YZ axes of CSM on launch pad
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Apollo 11, 69-HC-718

Oops. The CSM YZ axes are rotated 180º relative to those of the Saturn V launch vehicle.

It’s more difficult to find out the orientation of the Lunar Module within the Apollo stack, since it’s concealed inside the shroud of the Spacecraft/Lunar Module Adapter. Various diagrams depict it as facing in any number of directions relative to the CSM, but David Weeks’s authoritative drawings show it turned so that its +Z and +Y axes align with those of the CSM—facing to the right in the picture above, then, with its YZ axes rotated 180º relative to those of the Saturn V launch vehicle below. We can check that this is actually the case by looking at photographs of the LM when it’s exposed on top of the S-IVB and Instrument Unit, during the transposition and docking manoeuvre. The viewing angles are never very favourable, but the big pair of directional antennae flanking the +Z direction on the IU are useful landmarks (see above).

XY axes of LM and IU
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Apollo 9, AS09-19-2925

We can see that the front of the Lunar Module (+Z) is indeed pointing in the opposite direction to the directional antennae marking the +Z axis of the IU and the rest of the launch vehicle. Weeks’s drawing are correct.

So, sitting on the launch pad, the axes of the launch vehicle are pointing in the opposite direction to those of the spacecraft. NASA rationalized this situation by stating that:

A Structural Body Axes coordinate system can be defined for each multi-vehicle stack. The Standard Relationship defining this coordinate system requires that it be identical with the Structural Body Axes system of the primary or thrusting vehicle.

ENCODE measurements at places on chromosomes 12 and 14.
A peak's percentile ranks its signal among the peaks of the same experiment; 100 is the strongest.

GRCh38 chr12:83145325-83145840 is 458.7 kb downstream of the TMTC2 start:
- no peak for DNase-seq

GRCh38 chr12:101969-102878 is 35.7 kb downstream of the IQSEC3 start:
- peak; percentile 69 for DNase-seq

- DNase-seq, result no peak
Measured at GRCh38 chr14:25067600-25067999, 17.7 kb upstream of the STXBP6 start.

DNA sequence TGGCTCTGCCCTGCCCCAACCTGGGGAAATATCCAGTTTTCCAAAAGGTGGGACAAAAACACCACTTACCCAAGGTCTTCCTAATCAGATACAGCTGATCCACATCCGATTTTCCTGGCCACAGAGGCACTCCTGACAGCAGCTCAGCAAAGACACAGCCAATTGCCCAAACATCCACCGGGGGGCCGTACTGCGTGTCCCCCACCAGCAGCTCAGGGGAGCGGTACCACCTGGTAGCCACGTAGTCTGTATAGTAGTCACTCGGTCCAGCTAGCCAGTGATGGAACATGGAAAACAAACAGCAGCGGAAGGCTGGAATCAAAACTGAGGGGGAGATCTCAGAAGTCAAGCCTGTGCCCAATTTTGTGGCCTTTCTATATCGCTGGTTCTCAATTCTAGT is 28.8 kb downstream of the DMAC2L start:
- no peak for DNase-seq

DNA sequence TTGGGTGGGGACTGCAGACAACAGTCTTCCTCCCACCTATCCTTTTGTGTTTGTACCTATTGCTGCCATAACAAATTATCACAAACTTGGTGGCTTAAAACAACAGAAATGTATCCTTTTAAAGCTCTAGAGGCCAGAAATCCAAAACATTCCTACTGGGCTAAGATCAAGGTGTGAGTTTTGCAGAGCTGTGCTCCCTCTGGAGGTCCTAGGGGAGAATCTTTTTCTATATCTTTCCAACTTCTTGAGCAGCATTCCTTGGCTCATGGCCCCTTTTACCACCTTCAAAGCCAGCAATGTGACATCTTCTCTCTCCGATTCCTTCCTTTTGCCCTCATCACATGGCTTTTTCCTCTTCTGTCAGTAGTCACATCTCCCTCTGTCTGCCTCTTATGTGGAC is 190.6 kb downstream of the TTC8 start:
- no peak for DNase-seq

NASA, Project Apollo Coordinate System Standards (June 1965)

So the whole space vehicle used the coordinate system of the Saturn V launch vehicle, and the independent coordinates of the LM and CSM didn’t apply until they were manoeuvring under their own power.

So, beware—there’s real potential for confusion here, when modelling the Apollo-Saturn space vehicle, because different sources use different coordinates; and many diagrams, even those prepared by NASA, do not reflect the final reality.

In Part 2, I write about what happens to all those XYZ axes once the vehicles start moving around.

* I suspect I’m not the first person to notice that the S-IVB aft interstage chequer can be interpreted as sequential two-digit binary numbers, with black signifying zero and white representing one. Reading the least significant digit in the “low” positions, we have 00 in the A quadrant, 01 in the B quadrant, 10 in C and 11 in D—corresponding to 0, 1, 2, 3 in decimal. (I doubt if it actually means anything, but it’s a useful aide-memoire. Well, if you have a particular kind of memory, I suppose.)
See the Apollo Systems Engineering Manual: Service Module And Adapter Structure.

6 thoughts on “The Coordinate Axes Of Apollo-Saturn: Part 1”

  1. Thanks for your hard work creating this documentation! Working on a paper Saturn 1B and will move to the Saturn V next. This information helps out a lot!

  2. Great information! thank you so much for getting this together. I’m in the process of building a 1/100th scale replica of the MLP, LUT as well as the Saturn V launch vehicle. I’m incorporating telemetry and other electronics in the functional rocket as well as the MLP/LUT system and will be striving for accuracy and realism in my launches.

  3. I don’t think the z+ access is random if your a pilot. For a pilot, altitude is the z access. More altitude under your feet would be +z (in the CSM). I was struggling with the axis arrangement until you made the under the astronauts feet comment.

  4. Thanks for this. The CSM axes certainly match the coordinates familiar to pilots. But in general the spacecraft engineers seem to have not cared very much about trying to match their coordinate labels to what would be familiar to pilots. You can see that with the LM, where X was the “vertical” relative to the astronauts’ bodies, and gradually tilted into the altitude axis during landing. And if we go back to Gemini, they used a third coordinate system, different from both the CSM and the LM, with positive Z towards the nose of the spacecraft, and Y running from the astronauts’ head to feet. (You can see that in Figure 1 of The Project Gemini Technical Summary, for instance.)